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A teacher and a scholar


RESPECTEDThe late Fursey Heneghan.

Willie McHugh

If I can help somebody as I pass along,

Then my living shall not be in vain!
- Alma Bazel Androzzo

For at least two generations of Presentation College Headford past-pupils the sudden passing of Fursey Heneghan last weekend prompted a resonance of magical memories.
From his time teaching there Fursey bequeathed a lifetime of treasured reminiscences. Fursey Heneghan wasn’t your normal run-of-the-mill teacher. Anything but. He smashed that mould to smithereens.
When Fursey walked through the portals of a Headford learning hub in 1968 the world conducted its affairs in monochrome. Fursey swept the cobwebs of a staid system and brush stroked colour across a dark and uninspiring canvas. He also attired himself in a daily wearing of dazzling colourful ties.
His appendages ran every gamut and worn as a salute to every occasion. He sported more shades and hues than a Berger paint catalogue. He shared the Christian moniker of a patron saint of the region but there was only one instantly recognisable Fursey.
He grabbed conventional schooling by the scruff of the neck, dragging it into modernity. He made learning interesting and fun. There wasn’t a hope of dozing off during Fursey’s class. There was too much going down demanding alertness. The unexpected was expected and it always materialised. Fursey was a force of nature. He was a gifted communicator, a captivating long-playing talker, energetic, flamboyant, a performer and a refreshing breath of air.
Geography and English were his specialised subjects. Daily he led his pupils across the Andes or down the Amazon. It was a journey of discovery from the town of Hiawatha to the wheat fields of Big Bow and the world back then.
In teaching English he found his true calling. A keen student of the writings of Shakespeare he made learning Macbeth or other plays an enjoyable experience. Claire who is domiciled in a Parisian arrondissement now shared her memory of Fursey: “I always think fondly of him when I hear a quote or reference to Macbeth. I did that play with him in Leaving Cert English. He certainly brought a daily flourish of Shakespearean drama into a Headford classroom which was no mean feat.” That was Fursey. He was a thespian and the classroom his theatre.
Poetry too. He had a special grá for Yeats, Robert Frost and Milton among others. Decades later Sarah from Ballycurrin credits him with giving his pupils a deep appreciation of English and can instantly quote a verse of Frost’s “Stopping by woods on a snowy evening.”
That’s the impact Fursey had on his students. For him it was never about attaining the highest grade or maximum points. He only wanted them to be the best they could be. Fursey was aware of the old adage, there’s a lid for every pot. Each would all find their own niche in life. He just steadied the ladder so as they could climb.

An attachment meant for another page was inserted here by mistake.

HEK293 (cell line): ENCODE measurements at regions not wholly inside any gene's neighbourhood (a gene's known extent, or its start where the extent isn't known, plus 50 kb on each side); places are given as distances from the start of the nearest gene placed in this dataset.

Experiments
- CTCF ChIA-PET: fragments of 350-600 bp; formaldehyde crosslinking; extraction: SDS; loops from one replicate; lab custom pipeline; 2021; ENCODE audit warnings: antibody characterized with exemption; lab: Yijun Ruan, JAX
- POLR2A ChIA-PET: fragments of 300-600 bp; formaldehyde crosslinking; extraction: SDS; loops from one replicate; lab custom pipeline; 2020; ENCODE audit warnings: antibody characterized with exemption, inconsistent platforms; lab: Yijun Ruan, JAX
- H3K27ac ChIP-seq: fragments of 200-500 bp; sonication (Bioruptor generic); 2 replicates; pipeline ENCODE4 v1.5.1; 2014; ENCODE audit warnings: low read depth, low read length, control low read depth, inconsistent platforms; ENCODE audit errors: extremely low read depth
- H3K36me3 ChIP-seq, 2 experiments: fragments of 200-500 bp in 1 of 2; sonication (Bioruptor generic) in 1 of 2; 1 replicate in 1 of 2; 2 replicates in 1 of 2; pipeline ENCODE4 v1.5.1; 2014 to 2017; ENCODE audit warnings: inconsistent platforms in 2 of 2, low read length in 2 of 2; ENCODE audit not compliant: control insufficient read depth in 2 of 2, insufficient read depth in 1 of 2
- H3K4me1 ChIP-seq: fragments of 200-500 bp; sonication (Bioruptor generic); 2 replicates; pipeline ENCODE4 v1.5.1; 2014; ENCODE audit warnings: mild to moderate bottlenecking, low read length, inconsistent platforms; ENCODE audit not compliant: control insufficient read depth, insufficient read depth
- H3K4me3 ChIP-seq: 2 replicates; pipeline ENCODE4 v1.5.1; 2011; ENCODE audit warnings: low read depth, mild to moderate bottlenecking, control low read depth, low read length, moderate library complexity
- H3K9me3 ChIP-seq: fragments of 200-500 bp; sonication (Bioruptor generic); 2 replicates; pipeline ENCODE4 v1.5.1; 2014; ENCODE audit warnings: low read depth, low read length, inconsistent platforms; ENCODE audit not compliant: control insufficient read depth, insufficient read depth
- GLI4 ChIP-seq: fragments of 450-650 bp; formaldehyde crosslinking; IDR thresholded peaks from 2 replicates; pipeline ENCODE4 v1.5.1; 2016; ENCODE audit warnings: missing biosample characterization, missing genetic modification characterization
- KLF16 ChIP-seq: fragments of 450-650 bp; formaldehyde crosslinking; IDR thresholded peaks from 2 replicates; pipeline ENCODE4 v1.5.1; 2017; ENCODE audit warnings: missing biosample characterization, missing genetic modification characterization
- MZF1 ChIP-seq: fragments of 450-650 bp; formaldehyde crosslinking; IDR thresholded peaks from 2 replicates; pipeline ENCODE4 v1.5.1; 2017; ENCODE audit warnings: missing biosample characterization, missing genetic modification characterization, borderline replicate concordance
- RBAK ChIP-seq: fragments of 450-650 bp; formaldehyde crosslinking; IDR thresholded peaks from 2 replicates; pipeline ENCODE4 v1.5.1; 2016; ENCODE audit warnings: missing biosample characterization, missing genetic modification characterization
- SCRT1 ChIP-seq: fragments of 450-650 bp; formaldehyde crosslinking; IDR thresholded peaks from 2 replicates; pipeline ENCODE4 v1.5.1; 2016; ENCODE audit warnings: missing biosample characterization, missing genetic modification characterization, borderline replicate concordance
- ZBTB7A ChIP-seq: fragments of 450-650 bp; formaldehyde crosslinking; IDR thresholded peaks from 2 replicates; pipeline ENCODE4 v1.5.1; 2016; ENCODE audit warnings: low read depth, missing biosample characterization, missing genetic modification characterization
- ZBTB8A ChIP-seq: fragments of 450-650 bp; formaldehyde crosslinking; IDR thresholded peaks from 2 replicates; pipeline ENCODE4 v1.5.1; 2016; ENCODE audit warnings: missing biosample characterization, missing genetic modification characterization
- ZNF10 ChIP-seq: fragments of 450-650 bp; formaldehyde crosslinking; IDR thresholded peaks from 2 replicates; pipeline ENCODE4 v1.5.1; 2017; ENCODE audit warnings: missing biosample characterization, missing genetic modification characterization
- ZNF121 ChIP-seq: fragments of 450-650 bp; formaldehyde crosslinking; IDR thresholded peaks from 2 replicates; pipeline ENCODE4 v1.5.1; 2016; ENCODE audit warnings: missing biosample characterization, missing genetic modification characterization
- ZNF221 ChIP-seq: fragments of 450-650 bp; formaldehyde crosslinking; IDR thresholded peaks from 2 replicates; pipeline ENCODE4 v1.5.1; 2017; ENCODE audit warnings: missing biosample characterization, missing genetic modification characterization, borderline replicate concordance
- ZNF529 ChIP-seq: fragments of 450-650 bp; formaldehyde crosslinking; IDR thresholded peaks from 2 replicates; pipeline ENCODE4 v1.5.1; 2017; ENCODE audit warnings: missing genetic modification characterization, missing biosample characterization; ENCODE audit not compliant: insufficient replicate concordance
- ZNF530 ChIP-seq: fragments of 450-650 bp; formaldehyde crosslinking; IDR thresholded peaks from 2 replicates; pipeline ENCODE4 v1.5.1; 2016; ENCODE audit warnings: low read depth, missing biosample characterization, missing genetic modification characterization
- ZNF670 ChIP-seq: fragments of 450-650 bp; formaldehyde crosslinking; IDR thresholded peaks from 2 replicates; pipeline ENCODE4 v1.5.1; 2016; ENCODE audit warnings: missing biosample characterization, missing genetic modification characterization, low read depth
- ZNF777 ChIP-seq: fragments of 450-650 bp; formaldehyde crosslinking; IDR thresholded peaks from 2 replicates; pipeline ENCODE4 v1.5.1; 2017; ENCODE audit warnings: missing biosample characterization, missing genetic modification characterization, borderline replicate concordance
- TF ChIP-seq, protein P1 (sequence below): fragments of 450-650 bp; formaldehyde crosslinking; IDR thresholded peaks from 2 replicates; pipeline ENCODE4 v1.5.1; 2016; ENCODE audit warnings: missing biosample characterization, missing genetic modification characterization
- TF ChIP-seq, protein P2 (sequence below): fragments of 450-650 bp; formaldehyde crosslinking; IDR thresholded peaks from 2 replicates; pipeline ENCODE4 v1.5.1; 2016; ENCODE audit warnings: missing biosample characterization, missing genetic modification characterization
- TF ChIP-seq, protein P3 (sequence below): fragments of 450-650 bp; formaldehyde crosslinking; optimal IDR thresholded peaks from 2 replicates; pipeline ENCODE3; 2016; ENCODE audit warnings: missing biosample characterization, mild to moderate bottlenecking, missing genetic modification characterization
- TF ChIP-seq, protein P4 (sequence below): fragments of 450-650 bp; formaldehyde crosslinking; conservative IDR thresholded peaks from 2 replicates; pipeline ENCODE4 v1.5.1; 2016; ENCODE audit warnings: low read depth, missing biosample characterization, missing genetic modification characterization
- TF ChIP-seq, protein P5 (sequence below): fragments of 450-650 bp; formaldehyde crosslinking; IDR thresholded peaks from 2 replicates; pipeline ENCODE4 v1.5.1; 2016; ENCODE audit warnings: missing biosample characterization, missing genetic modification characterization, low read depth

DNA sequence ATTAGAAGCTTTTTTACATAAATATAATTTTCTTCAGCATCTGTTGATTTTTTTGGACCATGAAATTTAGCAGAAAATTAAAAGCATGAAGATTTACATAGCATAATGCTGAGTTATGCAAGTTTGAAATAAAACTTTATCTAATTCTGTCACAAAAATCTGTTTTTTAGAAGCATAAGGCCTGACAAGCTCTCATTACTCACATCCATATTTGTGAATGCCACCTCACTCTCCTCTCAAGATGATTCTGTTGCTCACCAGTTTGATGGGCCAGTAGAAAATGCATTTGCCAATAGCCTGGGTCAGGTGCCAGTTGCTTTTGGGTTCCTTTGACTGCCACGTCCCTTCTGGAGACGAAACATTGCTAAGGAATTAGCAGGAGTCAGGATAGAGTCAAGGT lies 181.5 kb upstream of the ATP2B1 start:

He looked beyond the confines of the schoolroom also. Daily he patrolled the yard at break-time. There was never madness but always method to his rationale. There he could meet pupils on a one to one setting. If some issue within or outside of school bothered them they confided in him. And when they shared their concerns Fursey listened.
And days too when Fursey ignored the equator and leant against the radiator. He abandoned teaching, opting instead for open discussion on whatever topic came to mind. It was an unscheduled respite from the regular routine.

A Shrule send-off
He passed away peacefully in the depth of a Shrule night as the season turned and another school year beckoned. It was a call he no longer had to answer. His wife Carmel was his constant companion. They complimented each other perfectly. Carmel, his son John, daughters Aisling and Mary, the grandchildren he adored, his sisters Mary and Hilda, brothers Jack and Tony and his extended family will miss him most of all.
He got the renowned Shrule send-off. The huge crowd who turned out on both days to pay their respects was testament to his popularity and high esteem he was held in. On Sunday morning Shrule Church was wedged to overflowing. His son John was the warm-up act with a rendition of Lady of Knock. Chanteuse Sandra Schalks plucked notes from on high and the congregation chorused her.
His sister Hilda carried an accordion to the altar depicting Fursey’s love of music of every genre. John Boner, his great friend and teaching colleague brought a book of Shakespeare’s writings. Another member of that wonderful cast Sr Mary Whyte did a reading and his two daughters regaled all with humourous anecdotes of a wonderful husband and father.
Sporadic spurts of mirth echoed up the centre and down the aisles too as someone whispered another nugget of happenings in Fursey’s class. At his graveside they played The Coolin and The West’s Awake.
John Boner, that brilliant gaelgeoir, essayed the most poignant message of all on a mass card. It read ‘Tá gile na bhFlaitheas ag lonrú ar a anam uasal’. Translated it means ‘the brightness of Heaven is shining on his noble soul’.
On the day of his retirement Fursey was asked about his time in Presentation College Headford and what it meant to him. Without a millisecond of pause Fursey replied “I was happy here.” He was that for sure because nobody encountered Fursey in bad disposition. His joviality was infectious. He was always the biggest child in the classroom.
He never demanded respect from his pupils but by his actions he earned it. Every scholar privileged enough to have sat at his seat of learning will ever hold him in highest regard. Fursey was the communal pal through idyllic schooldays and the camaraderie prolonged along life’s journey.
Even in the oldest of nice memories Fursey Heneghan will live forever young.